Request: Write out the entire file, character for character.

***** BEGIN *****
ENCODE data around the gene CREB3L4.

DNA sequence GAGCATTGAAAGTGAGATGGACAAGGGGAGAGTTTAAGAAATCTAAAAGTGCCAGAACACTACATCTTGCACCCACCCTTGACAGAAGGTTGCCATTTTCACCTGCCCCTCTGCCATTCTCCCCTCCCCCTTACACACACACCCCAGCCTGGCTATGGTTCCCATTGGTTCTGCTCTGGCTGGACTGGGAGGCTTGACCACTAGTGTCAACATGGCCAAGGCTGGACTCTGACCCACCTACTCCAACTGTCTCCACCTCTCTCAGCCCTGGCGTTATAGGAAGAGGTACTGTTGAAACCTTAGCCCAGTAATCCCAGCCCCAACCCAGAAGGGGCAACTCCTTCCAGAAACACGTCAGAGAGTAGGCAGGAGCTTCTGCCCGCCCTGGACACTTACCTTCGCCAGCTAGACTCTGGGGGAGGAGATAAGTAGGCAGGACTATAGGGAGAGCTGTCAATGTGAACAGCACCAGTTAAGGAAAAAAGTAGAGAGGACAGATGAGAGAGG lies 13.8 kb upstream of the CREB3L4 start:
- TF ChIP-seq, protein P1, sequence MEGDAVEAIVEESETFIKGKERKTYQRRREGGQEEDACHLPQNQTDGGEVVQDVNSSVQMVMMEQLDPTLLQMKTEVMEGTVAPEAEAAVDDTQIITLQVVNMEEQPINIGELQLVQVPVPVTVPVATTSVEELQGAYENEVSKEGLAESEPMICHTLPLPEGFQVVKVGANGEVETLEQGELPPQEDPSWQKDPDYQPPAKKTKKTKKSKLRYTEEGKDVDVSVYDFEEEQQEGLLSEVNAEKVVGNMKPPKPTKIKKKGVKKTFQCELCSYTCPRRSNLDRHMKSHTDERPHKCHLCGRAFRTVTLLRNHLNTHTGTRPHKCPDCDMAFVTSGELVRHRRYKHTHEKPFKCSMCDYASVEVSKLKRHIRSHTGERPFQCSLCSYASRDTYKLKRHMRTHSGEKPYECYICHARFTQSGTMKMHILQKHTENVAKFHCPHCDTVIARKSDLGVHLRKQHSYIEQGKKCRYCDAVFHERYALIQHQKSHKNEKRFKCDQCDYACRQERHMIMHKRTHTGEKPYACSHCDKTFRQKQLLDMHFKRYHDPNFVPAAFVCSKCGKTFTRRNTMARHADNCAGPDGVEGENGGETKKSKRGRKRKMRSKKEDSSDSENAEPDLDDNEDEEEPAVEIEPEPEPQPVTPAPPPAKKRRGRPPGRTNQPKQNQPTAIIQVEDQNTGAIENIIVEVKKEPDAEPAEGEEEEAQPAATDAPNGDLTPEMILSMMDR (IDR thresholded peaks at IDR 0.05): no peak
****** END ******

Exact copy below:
ENCODE data around the gene CREB3L4.

DNA sequence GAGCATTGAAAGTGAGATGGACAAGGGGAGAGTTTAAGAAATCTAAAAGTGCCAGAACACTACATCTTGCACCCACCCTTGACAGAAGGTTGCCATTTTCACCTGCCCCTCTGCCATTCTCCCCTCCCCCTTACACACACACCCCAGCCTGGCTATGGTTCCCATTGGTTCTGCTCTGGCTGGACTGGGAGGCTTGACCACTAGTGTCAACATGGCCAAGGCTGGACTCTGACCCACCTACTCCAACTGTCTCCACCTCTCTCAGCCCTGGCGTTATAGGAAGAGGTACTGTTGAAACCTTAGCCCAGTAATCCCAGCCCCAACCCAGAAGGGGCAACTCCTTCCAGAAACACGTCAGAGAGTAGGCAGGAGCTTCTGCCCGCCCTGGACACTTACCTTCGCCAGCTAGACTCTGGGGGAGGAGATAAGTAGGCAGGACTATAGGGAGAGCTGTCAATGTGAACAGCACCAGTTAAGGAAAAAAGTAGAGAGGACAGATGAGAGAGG lies 13.8 kb upstream of the CREB3L4 start:
- TF ChIP-seq, protein P1, sequence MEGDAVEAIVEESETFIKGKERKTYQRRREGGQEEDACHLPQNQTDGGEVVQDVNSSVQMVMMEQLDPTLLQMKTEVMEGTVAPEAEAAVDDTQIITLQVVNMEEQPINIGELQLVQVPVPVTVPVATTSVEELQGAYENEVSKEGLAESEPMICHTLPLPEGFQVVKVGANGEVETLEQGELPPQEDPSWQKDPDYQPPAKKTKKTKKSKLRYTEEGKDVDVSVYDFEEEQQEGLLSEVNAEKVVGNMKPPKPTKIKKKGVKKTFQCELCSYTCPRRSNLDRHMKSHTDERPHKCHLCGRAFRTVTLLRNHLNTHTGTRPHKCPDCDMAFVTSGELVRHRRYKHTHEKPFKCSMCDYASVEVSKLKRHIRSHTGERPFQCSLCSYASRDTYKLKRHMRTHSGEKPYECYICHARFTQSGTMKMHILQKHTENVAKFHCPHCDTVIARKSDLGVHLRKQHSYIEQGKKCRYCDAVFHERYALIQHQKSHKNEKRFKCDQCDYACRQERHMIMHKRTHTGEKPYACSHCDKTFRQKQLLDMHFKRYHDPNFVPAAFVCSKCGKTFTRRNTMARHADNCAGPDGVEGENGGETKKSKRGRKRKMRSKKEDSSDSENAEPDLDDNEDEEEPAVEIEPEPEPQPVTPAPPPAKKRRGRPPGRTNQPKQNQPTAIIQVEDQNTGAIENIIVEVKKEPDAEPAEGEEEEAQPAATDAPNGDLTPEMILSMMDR (IDR thresholded peaks at IDR 0.05): no peak